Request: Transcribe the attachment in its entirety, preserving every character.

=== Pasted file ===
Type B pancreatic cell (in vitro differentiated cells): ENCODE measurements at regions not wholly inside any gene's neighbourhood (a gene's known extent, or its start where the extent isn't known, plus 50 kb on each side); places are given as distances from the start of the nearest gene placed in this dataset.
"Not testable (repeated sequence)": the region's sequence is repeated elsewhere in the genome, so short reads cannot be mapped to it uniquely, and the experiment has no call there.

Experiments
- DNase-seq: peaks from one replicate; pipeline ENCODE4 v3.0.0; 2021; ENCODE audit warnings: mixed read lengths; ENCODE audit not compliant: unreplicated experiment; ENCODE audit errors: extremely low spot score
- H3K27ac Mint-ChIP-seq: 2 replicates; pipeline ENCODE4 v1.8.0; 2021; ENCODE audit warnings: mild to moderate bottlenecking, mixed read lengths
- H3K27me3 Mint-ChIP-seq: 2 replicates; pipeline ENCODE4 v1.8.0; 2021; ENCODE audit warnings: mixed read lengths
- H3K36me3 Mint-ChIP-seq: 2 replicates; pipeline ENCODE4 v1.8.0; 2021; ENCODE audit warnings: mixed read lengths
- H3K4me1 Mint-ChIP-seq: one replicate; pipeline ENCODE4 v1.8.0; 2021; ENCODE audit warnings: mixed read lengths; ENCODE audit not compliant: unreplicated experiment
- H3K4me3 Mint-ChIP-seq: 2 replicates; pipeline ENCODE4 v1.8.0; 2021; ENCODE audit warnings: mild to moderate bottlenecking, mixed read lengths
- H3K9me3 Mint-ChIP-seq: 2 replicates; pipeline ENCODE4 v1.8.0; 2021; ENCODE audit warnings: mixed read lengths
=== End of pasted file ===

Type B pancreatic cell (in vitro differentiated cells): ENCODE measurements at regions not wholly inside any gene's neighbourhood (a gene's known extent, or its start where the extent isn't known, plus 50 kb on each side); places are given as distances from the start of the nearest gene placed in this dataset.
"Not testable (repeated sequence)": the region's sequence is repeated elsewhere in the genome, so short reads cannot be mapped to it uniquely, and the experiment has no call there.

Experiments
- DNase-seq: peaks from one replicate; pipeline ENCODE4 v3.0.0; 2021; ENCODE audit warnings: mixed read lengths; ENCODE audit not compliant: unreplicated experiment; ENCODE audit errors: extremely low spot score
- H3K27ac Mint-ChIP-seq: 2 replicates; pipeline ENCODE4 v1.8.0; 2021; ENCODE audit warnings: mild to moderate bottlenecking, mixed read lengths
- H3K27me3 Mint-ChIP-seq: 2 replicates; pipeline ENCODE4 v1.8.0; 2021; ENCODE audit warnings: mixed read lengths
- H3K36me3 Mint-ChIP-seq: 2 replicates; pipeline ENCODE4 v1.8.0; 2021; ENCODE audit warnings: mixed read lengths
- H3K4me1 Mint-ChIP-seq: one replicate; pipeline ENCODE4 v1.8.0; 2021; ENCODE audit warnings: mixed read lengths; ENCODE audit not compliant: unreplicated experiment
- H3K4me3 Mint-ChIP-seq: 2 replicates; pipeline ENCODE4 v1.8.0; 2021; ENCODE audit warnings: mild to moderate bottlenecking, mixed read lengths
- H3K9me3 Mint-ChIP-seq: 2 replicates; pipeline ENCODE4 v1.8.0; 2021; ENCODE audit warnings: mixed read lengths